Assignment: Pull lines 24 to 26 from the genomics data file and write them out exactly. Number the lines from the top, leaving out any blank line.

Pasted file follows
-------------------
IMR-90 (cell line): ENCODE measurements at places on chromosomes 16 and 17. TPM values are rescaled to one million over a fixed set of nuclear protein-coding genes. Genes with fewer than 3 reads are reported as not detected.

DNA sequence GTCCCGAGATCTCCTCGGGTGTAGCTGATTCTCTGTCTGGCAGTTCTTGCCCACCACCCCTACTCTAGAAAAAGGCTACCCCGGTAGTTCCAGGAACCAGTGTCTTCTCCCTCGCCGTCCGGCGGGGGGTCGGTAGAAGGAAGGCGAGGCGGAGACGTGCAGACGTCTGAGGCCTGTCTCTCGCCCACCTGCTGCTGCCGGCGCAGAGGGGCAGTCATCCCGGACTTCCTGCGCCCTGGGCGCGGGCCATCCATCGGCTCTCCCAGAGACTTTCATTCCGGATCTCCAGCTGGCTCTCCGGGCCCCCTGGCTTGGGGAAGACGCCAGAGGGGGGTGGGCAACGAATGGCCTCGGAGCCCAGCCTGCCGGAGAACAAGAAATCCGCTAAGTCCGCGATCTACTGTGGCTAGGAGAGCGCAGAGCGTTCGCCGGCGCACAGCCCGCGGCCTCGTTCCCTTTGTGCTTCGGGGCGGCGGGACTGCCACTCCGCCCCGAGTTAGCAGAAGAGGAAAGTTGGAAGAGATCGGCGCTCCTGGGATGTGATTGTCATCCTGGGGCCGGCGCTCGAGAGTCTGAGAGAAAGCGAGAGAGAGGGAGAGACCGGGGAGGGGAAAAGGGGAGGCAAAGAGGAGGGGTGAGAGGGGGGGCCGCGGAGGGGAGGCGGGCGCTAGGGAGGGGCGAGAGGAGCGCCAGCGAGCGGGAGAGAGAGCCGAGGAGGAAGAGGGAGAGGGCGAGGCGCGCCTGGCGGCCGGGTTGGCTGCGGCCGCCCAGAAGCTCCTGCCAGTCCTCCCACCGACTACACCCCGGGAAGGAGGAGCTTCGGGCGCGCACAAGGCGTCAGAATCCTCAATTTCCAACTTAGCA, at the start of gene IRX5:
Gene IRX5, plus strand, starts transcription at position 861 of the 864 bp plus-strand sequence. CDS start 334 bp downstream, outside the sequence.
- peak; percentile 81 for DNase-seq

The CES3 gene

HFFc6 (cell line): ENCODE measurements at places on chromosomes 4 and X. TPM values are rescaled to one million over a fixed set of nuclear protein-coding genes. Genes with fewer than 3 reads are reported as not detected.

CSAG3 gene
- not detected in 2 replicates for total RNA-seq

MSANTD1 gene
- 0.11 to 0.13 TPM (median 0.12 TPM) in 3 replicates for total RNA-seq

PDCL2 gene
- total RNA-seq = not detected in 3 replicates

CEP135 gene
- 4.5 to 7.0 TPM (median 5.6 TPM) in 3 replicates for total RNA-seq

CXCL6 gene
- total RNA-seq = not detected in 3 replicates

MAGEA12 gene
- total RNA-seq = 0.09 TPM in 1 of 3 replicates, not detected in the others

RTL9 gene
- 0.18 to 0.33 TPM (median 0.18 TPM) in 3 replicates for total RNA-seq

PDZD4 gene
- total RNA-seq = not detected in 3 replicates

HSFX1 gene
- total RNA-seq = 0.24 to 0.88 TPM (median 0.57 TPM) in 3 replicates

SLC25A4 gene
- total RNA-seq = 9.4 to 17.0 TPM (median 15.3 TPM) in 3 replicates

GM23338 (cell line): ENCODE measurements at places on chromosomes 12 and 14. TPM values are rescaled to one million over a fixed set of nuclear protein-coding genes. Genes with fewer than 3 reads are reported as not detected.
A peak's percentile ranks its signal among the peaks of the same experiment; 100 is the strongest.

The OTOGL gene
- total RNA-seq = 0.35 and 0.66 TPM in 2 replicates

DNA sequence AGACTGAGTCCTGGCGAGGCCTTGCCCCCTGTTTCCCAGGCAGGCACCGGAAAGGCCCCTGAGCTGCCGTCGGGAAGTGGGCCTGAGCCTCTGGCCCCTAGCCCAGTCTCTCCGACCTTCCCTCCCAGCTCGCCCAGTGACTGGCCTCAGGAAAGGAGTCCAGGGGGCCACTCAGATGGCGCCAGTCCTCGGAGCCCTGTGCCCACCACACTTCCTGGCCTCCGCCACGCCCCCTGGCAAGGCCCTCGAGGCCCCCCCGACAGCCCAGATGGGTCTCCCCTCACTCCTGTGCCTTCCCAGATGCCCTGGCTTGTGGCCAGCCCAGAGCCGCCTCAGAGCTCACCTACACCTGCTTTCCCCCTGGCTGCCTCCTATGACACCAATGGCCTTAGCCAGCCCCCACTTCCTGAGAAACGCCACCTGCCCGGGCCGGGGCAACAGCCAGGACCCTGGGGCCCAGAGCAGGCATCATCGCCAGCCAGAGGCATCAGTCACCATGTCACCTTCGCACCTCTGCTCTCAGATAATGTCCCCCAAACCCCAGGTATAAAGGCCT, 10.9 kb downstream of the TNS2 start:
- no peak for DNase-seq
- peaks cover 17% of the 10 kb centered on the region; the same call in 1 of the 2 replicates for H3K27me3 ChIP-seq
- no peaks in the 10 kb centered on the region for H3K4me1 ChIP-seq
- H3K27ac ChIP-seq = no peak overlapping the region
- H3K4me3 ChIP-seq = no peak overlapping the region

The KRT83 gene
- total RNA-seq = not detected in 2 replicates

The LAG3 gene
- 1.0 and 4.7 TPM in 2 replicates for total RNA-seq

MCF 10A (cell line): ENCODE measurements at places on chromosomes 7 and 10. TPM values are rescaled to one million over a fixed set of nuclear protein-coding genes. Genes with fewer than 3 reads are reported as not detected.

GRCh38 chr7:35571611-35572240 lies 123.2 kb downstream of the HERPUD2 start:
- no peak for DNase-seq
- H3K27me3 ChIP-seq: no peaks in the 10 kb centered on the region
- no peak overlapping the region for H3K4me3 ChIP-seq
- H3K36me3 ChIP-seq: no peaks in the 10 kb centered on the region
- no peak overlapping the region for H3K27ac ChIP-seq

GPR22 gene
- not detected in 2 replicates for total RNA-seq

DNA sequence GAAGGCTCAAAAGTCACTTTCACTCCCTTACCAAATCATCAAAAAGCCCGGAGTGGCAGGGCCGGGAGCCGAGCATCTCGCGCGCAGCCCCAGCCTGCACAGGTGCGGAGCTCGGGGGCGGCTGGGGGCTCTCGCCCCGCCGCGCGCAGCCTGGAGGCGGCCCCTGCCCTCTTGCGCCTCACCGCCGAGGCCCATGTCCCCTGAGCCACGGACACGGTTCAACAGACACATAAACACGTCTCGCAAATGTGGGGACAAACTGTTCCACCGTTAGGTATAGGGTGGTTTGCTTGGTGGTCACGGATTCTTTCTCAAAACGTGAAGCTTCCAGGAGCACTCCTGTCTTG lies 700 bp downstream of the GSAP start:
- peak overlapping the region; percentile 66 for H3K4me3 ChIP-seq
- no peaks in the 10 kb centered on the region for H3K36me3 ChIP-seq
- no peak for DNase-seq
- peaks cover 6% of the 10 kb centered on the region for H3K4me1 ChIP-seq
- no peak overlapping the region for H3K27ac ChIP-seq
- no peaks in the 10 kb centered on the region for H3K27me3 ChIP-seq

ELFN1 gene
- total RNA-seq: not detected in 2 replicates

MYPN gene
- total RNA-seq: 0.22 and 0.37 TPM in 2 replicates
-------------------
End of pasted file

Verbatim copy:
- total RNA-seq = 0.24 to 0.88 TPM (median 0.57 TPM) in 3 replicates

SLC25A4 gene
- total RNA-seq = 9.4 to 17.0 TPM (median 15.3 TPM) in 3 replicates